After reaching a settlement, a background check provider and consumer class asked a Missouri district court to dismiss an insurer’s federal lawsuit in favor of state litigation. The settlement related to alleged violations of the Fair Credit Reporting Act (FCRA). The insurer they want to terminate accuses both parties of violating insurance policy guidelines and failing to inform or cooperate with the insurer throughout the process.
This case dates back to 2018, when the named plaintiff applied for a position with a North Carolina-based manufacturer of building materials. The applicant received a conditional job offer subject to a background check. Apparently, the manufacturer withdrew the proposal based on the consumer’s report without providing him with a copy of the information. If true, it would violate the FCRA.
The named plaintiff filed a class action against the manufacturer, which settled in 2019 for $2 million. In 2020, the named plaintiff again filed a class action lawsuit against the consumer reporting agency (BOW) who provided the background check. In April of this year, the two sides agreed to a $54 million settlement.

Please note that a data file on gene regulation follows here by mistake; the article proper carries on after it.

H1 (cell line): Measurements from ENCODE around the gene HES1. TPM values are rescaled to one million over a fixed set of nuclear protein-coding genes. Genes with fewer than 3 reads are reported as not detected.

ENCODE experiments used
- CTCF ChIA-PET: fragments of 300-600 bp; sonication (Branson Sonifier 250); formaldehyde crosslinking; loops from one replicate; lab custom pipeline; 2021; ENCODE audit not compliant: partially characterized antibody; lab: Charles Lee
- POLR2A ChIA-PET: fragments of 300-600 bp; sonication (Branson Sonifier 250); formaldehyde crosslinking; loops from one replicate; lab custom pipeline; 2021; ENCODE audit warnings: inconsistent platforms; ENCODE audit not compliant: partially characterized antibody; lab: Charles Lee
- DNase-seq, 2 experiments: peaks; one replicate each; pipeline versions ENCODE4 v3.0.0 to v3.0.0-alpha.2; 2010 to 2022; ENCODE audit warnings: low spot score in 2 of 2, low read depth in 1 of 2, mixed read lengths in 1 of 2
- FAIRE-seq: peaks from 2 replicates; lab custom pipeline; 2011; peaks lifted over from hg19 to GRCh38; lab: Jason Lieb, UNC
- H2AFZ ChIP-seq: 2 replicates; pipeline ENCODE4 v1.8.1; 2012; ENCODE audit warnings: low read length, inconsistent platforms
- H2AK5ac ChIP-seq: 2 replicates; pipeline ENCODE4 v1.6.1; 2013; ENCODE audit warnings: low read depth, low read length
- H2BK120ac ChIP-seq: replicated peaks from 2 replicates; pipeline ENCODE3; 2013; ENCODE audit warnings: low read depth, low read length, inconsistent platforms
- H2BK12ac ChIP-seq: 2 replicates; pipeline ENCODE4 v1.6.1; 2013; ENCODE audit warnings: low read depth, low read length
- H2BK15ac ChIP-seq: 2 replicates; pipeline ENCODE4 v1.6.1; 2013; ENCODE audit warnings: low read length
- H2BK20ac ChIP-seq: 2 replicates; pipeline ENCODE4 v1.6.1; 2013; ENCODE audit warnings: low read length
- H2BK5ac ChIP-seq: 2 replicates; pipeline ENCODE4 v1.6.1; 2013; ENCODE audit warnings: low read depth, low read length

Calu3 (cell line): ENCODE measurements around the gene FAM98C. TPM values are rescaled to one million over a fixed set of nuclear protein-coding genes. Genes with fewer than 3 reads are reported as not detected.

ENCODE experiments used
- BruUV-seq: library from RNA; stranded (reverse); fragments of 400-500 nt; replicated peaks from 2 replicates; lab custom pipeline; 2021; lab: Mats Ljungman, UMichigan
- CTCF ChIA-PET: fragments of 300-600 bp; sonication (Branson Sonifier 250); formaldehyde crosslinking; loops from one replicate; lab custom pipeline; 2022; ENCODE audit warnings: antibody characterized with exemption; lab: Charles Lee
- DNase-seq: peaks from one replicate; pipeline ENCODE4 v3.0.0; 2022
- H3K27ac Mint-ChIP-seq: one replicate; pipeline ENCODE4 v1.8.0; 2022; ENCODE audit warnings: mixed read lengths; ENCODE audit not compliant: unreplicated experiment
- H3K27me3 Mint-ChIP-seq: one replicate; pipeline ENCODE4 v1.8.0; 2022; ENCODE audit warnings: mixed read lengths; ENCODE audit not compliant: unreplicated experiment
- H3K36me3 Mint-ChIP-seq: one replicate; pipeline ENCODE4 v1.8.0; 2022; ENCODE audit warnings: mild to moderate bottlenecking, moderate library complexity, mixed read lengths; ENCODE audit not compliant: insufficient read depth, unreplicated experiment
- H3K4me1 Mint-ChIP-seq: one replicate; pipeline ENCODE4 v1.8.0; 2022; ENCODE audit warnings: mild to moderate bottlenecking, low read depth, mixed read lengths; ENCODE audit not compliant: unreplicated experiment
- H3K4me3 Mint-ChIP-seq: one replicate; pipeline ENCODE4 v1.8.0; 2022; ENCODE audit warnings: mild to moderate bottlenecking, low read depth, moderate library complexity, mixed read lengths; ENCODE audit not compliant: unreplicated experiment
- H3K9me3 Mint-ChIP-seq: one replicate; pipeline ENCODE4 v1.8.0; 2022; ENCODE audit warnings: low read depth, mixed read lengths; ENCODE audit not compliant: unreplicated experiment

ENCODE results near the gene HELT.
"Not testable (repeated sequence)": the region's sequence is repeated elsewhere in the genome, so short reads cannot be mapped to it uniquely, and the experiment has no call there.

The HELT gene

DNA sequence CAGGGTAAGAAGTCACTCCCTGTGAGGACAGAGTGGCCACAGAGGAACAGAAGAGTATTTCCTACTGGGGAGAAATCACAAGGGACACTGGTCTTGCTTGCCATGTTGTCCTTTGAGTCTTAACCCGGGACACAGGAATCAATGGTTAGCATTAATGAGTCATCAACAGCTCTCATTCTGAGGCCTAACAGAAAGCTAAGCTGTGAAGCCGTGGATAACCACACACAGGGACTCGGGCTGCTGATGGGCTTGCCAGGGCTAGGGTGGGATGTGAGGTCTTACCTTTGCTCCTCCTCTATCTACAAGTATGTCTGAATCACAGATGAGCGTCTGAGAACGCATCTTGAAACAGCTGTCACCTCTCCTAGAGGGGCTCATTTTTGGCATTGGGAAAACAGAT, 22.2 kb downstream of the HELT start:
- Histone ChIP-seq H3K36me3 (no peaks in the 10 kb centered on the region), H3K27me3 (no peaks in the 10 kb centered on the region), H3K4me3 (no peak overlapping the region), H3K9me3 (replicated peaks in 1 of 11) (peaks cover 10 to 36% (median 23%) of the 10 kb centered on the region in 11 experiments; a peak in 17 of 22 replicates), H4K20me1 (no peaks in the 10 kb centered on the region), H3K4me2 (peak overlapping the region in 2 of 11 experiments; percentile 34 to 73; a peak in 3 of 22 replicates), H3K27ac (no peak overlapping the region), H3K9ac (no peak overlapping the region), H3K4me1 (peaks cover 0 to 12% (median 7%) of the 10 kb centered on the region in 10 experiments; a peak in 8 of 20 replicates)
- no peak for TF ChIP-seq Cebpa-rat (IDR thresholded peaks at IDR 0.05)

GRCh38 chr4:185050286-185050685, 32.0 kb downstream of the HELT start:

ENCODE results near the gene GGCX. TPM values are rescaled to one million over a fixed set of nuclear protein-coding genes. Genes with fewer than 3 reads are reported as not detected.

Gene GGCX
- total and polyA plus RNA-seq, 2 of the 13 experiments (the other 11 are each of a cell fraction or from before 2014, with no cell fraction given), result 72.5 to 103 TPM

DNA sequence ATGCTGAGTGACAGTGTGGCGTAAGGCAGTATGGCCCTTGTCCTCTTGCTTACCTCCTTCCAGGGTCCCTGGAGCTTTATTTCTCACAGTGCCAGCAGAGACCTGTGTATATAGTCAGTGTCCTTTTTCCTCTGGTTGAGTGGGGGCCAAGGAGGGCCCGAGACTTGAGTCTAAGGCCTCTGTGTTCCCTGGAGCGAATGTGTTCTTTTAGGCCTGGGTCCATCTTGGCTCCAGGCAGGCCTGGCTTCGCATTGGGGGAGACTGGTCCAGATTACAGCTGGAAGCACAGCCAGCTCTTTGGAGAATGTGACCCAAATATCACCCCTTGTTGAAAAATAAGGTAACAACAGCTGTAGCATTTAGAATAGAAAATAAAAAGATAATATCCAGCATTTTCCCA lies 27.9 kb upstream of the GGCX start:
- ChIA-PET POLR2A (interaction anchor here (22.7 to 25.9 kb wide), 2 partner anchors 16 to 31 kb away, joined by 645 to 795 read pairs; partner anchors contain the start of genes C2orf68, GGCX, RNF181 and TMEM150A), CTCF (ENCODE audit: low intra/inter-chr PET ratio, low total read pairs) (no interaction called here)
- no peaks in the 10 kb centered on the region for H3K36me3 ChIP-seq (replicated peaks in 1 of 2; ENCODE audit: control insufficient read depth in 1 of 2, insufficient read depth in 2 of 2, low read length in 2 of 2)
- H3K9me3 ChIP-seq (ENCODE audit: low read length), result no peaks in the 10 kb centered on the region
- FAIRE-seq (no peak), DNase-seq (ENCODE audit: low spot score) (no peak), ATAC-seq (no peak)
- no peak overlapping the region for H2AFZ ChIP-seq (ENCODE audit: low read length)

Subsequently, however, the CRA insurer requested a declaratory judgment to indemnify themselves to cover the settlement. Additionally, the insurer argued that the CRA failed to cooperate in the settlement, thereby violating the insurance policy. If he had had these possibilities, the insurer maintains that he would have been able to considerably mitigate the damage.
Additionally, the insurer noted that it was only made aware of 3,501 background checks performed for the manufacturer after 2018; of these, only 336 reviews resulted in a refusal of employment. However, the arbitrator had found more than 27,000 FCRA violations. Finally, the insurer argues that these FCRA-related claims were unrelated to CRA commercial general liability coverage because of the exclusions for recording and distribution of material, acts related to employment and punitive damages.
In arguing against allowing the case to be argued in federal court, the parties to the lawsuit say the case involves only issues of Missouri insurance law. Therefore, in the interest of judicial efficiency, they argue that the court should dismiss or stay the motion for declaratory relief and remove the case from federal court.
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